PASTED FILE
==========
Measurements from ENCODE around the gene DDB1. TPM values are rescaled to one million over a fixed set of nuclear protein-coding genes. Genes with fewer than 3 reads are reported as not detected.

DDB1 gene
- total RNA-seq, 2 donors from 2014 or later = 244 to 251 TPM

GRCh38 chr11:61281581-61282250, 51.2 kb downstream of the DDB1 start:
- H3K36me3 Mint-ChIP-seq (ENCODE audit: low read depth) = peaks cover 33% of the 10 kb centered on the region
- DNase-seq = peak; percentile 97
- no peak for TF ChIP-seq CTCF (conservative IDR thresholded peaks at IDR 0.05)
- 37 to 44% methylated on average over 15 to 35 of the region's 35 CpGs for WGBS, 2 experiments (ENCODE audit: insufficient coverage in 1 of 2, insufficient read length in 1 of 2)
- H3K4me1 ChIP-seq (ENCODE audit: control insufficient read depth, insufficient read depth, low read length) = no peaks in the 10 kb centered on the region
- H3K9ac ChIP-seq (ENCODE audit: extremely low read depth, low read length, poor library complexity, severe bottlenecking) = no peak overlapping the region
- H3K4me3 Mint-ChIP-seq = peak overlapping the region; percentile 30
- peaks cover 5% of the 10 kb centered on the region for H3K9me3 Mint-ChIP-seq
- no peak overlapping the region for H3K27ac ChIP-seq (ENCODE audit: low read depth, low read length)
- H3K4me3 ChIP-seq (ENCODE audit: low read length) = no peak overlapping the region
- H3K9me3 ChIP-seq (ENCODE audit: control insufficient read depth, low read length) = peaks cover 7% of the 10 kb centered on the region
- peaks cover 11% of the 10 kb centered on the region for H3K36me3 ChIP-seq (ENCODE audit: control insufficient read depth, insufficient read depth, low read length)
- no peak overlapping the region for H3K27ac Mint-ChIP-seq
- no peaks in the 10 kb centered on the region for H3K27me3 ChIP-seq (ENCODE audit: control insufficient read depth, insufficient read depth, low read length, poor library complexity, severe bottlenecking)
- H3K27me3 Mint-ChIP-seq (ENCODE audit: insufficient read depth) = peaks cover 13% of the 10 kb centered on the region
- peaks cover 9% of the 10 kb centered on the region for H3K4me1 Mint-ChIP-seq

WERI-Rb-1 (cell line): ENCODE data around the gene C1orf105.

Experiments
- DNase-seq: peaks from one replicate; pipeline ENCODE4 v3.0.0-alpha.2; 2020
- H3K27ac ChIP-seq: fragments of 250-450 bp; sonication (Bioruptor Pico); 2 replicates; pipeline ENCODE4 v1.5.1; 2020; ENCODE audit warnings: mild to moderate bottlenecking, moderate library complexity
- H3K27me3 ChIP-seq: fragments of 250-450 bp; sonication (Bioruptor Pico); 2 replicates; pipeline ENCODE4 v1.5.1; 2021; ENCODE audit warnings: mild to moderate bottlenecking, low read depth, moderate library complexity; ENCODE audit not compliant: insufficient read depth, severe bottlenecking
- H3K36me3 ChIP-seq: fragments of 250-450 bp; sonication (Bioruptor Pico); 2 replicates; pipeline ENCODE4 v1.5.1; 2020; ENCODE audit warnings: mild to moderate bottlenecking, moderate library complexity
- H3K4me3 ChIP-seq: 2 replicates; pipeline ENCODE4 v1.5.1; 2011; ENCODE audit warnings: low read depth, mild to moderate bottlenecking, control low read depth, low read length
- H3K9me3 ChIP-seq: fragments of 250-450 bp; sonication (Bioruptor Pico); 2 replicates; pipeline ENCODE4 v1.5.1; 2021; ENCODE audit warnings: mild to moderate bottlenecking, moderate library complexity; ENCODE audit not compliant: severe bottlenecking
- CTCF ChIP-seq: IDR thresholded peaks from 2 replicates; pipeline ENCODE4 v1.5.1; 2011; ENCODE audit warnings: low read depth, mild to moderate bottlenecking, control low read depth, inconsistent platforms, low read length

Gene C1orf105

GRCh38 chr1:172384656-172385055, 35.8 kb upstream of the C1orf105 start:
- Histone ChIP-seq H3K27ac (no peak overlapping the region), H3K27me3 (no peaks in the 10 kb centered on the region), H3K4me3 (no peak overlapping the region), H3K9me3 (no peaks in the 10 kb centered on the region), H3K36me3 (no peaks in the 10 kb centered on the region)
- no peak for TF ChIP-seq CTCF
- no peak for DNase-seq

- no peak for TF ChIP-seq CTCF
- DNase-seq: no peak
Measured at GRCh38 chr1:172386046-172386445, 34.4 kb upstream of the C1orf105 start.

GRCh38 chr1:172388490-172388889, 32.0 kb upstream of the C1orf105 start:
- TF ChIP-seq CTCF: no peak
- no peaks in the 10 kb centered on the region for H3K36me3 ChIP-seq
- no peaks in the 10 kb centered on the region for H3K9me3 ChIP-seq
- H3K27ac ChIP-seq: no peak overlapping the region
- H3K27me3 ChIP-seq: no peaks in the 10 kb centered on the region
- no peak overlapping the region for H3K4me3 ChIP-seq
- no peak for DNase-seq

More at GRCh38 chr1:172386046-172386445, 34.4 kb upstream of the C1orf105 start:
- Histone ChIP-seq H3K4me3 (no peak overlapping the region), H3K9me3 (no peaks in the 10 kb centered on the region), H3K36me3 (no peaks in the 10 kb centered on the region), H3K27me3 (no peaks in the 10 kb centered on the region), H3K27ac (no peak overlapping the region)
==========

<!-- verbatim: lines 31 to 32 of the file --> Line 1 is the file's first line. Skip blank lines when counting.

GRCh38 chr1:172384656-172385055, 35.8 kb upstream of the C1orf105 start:
- Histone ChIP-seq H3K27ac (no peak overlapping the region), H3K27me3 (no peaks in the 10 kb centered on the region), H3K4me3 (no peak overlapping the region), H3K9me3 (no peaks in the 10 kb centered on the region), H3K36me3 (no peaks in the 10 kb centered on the region)